(...) Every 6-11 months, a bulge in the current cuts off into a clockwise-rotating eddy that then drifts slowly west-southwestward towards Texas. (...)

The Loop Current commonly bulges out in the northern Gulf of Mexico and sometimes will shed a clockwise rotating ring of warm water that separates from the main current (Figure 1). This ring of warm water slowly drifts west-southwestward towards Texas or Mexico at about 3-5 km per day. This feature is called a "Loop Current Ring", "Loop Current Eddy", or "Warm Core Ring", and can provide a key source of energy to fuel rapid intensification of hurricanes that cross the Gulf, in addition to the Loop Current itself. The Loop Current pulsates in a quasi-regular fashion and sheds rings every 6 to 11 months. When a Loop Current Eddy breaks off in the Gulf of Mexico at the height of hurricane season, it can lead to a dangerous situation where a vast reservoir of energy is available to any hurricane that might cross over. This occurred in 2005, when a Loop Current Eddy separated in July, just before Hurricane Katrina passed over and "bombed" into a Category 5 hurricane. The eddy remained in the Gulf and slowly drifted westward during September. Hurricane Rita passed over the same Loop Current Eddy three weeks after Katrina, and also explosively deepened to a Category 5 storm.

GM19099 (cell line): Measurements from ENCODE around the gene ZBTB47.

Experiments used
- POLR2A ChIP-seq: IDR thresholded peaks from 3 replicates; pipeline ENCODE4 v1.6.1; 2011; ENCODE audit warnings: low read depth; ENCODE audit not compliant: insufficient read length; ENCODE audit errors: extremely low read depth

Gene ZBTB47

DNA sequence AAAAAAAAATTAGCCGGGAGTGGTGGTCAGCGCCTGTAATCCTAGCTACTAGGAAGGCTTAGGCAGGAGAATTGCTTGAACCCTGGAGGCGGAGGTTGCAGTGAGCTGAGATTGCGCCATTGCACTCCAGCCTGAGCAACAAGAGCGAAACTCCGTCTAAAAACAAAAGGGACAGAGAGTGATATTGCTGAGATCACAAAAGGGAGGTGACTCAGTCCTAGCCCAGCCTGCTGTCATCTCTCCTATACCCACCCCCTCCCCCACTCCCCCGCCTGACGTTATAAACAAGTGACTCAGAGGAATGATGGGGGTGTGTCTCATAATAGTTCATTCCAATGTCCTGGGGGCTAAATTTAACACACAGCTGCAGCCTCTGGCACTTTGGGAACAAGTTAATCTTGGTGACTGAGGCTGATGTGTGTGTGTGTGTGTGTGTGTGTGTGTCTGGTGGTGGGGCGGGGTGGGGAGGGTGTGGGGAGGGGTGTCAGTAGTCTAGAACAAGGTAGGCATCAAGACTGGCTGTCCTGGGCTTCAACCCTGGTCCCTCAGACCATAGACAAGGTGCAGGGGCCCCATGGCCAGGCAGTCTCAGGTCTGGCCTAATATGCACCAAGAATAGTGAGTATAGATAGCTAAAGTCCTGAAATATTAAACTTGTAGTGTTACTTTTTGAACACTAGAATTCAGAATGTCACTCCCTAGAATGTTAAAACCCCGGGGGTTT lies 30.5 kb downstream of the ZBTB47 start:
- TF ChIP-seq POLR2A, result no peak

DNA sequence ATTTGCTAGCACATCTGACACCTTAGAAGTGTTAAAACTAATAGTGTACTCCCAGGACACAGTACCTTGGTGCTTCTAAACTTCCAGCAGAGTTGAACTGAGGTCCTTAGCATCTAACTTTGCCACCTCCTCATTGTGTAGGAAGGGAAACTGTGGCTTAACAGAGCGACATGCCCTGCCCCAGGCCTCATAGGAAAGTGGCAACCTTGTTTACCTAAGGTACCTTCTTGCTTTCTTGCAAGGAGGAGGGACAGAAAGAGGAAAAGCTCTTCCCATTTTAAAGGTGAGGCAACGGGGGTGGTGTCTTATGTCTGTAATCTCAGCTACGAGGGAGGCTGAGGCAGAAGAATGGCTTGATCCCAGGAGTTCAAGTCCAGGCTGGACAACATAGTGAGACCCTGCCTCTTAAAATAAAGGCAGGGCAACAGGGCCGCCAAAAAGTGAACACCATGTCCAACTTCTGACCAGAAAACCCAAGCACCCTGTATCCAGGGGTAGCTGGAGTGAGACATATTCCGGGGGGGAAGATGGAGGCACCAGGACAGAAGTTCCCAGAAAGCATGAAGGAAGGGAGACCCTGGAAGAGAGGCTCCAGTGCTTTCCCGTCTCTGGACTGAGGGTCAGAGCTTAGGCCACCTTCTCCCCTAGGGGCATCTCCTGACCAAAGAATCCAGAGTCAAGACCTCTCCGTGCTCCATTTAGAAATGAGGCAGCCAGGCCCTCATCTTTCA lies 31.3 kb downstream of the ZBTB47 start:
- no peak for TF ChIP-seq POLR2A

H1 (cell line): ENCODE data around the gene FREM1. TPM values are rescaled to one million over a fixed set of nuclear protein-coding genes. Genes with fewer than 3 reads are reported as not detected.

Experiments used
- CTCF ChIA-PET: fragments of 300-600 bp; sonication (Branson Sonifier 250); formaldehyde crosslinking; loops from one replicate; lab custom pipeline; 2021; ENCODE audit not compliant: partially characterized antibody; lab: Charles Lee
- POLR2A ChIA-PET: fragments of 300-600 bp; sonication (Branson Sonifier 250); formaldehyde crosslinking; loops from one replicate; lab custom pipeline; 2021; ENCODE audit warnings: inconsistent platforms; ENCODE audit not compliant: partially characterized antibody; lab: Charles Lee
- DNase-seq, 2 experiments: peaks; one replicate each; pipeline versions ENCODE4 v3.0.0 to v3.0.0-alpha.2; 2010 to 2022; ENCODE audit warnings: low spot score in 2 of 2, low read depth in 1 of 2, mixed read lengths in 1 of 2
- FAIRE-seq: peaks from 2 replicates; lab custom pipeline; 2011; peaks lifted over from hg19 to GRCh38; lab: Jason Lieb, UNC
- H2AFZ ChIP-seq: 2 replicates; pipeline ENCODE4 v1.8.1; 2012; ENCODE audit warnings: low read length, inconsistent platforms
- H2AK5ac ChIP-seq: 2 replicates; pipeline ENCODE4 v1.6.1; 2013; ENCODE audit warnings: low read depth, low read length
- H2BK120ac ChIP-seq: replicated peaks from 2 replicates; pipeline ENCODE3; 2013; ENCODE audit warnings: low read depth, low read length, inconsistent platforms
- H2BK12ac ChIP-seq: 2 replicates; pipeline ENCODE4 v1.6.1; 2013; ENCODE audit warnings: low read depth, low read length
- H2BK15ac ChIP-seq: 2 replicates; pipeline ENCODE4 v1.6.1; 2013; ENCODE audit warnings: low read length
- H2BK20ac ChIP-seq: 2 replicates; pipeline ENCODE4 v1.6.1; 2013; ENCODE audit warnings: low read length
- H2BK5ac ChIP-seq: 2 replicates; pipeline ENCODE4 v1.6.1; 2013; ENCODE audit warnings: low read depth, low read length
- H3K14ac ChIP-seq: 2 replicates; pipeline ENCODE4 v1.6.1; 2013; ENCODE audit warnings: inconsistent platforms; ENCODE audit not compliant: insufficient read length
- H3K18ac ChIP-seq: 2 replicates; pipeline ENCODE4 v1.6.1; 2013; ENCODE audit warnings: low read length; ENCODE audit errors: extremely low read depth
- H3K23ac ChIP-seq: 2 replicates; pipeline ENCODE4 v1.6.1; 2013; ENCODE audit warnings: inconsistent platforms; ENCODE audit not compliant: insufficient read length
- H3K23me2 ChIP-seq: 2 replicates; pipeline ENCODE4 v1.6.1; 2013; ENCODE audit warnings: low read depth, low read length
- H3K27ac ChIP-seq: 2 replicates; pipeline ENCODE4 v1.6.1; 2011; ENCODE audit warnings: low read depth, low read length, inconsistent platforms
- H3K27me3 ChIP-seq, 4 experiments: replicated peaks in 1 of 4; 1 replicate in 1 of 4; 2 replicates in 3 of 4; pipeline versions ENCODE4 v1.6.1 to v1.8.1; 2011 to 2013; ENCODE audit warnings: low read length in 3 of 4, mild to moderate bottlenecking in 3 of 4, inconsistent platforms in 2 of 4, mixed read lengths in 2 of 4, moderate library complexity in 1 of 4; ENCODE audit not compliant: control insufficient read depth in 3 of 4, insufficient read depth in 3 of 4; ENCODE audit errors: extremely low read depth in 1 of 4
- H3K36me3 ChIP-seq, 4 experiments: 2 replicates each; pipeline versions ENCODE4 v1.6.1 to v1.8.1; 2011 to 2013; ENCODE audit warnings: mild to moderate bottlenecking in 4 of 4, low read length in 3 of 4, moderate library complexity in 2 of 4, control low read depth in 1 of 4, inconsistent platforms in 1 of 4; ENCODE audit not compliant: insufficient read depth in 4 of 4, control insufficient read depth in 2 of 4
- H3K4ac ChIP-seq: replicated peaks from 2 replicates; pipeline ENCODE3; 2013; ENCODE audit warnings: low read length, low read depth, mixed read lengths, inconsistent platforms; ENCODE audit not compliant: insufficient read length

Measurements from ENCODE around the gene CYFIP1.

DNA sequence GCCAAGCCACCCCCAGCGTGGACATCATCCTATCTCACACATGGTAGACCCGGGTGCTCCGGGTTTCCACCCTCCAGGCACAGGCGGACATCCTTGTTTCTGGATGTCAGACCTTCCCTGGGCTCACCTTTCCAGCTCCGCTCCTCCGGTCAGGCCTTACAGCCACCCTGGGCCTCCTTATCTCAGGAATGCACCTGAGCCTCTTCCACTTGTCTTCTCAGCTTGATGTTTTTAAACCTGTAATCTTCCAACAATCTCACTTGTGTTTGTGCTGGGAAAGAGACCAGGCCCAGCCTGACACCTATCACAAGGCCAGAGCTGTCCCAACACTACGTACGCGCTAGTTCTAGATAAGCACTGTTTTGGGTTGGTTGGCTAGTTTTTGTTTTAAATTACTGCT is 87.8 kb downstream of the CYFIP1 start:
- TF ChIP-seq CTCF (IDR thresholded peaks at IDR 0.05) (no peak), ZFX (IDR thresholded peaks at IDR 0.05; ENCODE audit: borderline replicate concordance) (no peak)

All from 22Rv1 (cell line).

So, a key question each hurricane season is: when will the next Loop Current Eddy break off, creating a ready-made high-octane energy source for any hurricane that might pass by? (...)

there's a picture in the article, and a movie.
 

lostinself

Jedi Master
...and the following is from Not By Fire But By Ice website where Robert Felix refers directly to the Socio-Economics blog article that was republished on SOTT.

BP oil spill driving us into an ice age?

I don't buy it